The barn was of frame construction, with dimensions of 40 feet X 107 feet. It could house 40 cattle and 6 horses. A windmill supplied water to two 900 gallon tanks in the barn which also serviced the house. Water for the cattle was supplied for automatic water bowls activated by the pressure of the cattle's mouths.
A small wooden bridge was built across Junction Creek at the west end of Kelly Lake to access the south part of the farm. This property contained 40 acres of mostly cleared land ready for cultivation. There was a log and a frame hay barn there with an area for hay stacks. During the winter season, the hay was brought over the ice to the barn loft and manure was brought for the fields on the return trips. Ice from the lake was cut into manageable pieces and stored in a shed full of sawdust for cooling milk and food in the summer.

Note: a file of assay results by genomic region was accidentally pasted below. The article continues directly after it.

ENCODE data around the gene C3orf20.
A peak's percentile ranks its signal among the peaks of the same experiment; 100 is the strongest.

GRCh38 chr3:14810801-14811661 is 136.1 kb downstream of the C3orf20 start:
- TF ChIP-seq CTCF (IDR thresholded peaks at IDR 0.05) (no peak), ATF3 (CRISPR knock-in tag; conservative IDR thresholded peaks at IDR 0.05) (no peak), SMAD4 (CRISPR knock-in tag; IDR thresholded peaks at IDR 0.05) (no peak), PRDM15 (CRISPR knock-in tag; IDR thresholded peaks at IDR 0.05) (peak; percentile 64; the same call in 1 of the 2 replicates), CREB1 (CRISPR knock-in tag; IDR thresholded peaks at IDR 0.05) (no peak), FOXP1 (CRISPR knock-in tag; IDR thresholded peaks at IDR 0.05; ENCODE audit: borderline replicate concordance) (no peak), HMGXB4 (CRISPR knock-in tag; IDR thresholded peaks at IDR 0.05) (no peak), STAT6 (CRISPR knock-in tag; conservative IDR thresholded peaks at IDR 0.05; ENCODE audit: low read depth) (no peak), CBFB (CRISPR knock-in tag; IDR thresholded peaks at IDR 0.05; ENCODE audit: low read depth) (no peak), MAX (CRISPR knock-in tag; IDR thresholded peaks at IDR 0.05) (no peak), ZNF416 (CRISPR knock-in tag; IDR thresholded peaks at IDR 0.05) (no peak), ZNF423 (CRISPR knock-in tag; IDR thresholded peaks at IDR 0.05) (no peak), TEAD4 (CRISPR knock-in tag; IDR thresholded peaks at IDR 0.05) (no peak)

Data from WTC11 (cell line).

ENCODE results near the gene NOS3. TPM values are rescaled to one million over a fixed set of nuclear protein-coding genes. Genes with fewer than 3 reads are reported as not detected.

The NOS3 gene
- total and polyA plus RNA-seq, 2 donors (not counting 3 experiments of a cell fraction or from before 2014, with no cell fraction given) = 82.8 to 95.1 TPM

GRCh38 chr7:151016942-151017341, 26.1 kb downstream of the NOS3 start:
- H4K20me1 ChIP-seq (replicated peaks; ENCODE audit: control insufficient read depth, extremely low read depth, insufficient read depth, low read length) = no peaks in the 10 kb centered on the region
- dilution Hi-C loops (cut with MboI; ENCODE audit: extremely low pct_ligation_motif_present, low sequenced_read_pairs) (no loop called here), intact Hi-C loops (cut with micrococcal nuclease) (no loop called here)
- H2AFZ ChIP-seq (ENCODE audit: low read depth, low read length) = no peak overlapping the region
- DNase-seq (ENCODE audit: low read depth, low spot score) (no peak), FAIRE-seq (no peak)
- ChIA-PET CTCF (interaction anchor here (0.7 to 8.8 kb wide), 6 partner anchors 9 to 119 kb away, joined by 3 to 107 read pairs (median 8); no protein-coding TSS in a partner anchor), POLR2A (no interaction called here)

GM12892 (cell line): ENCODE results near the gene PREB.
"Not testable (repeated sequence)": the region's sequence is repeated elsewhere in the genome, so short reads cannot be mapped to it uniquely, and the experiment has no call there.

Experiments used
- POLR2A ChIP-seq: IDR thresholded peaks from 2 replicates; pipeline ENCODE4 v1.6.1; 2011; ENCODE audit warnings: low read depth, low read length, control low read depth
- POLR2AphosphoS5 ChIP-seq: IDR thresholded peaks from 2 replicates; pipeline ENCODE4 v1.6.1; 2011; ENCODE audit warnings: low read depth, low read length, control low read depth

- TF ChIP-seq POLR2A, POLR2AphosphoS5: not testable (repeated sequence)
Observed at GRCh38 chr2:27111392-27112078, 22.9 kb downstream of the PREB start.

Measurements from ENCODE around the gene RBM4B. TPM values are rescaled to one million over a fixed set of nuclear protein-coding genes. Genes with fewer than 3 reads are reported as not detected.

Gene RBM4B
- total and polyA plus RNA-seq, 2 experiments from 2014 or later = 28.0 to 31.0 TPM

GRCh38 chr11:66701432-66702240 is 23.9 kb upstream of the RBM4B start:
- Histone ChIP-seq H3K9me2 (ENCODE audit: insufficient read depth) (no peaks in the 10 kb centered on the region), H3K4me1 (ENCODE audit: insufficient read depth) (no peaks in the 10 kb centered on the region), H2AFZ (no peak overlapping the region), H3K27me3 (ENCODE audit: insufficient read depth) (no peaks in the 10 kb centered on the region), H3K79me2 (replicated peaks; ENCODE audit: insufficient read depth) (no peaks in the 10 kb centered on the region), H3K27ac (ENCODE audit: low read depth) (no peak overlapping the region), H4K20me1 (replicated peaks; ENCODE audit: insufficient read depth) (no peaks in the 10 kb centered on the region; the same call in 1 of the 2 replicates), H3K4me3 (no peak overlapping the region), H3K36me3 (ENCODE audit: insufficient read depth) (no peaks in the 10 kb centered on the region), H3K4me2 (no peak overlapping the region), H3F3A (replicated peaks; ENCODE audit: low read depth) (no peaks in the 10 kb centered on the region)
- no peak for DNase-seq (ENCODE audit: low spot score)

The family moved to the farm in 1916 to begin a dairy business. They sold milk directly from the farm to customers in Copper Cliff which was four miles away. The milk was sold in the farm's own bottles, stamped with "H. Nelson Copper Cliff Ont." Their son, John, aged thirteen, was taken out of school to deliver the milk because he could speak English. A horse-drawn wagon was used in the summer and a sleigh in the winter. Work on the farm was done by Henry and Amalia along with two hired men and a maid, plus two extra men during hay season. The present Nickel Refinery property was rented for pasture for $6.00 per year from 1916 to 1960. In 1927 the government mandated that all milk had to be pasteurized. Henry Nelson along with Elias Kallio, John Harju and John Salo decided to build a dairy to be called "Copper Cliff Dairy". It was built on Temperance Street with John Nelson as manager from 1928 until 1939 when Ernest Kallio purchased it. A new dairy was later built on Balsam Street.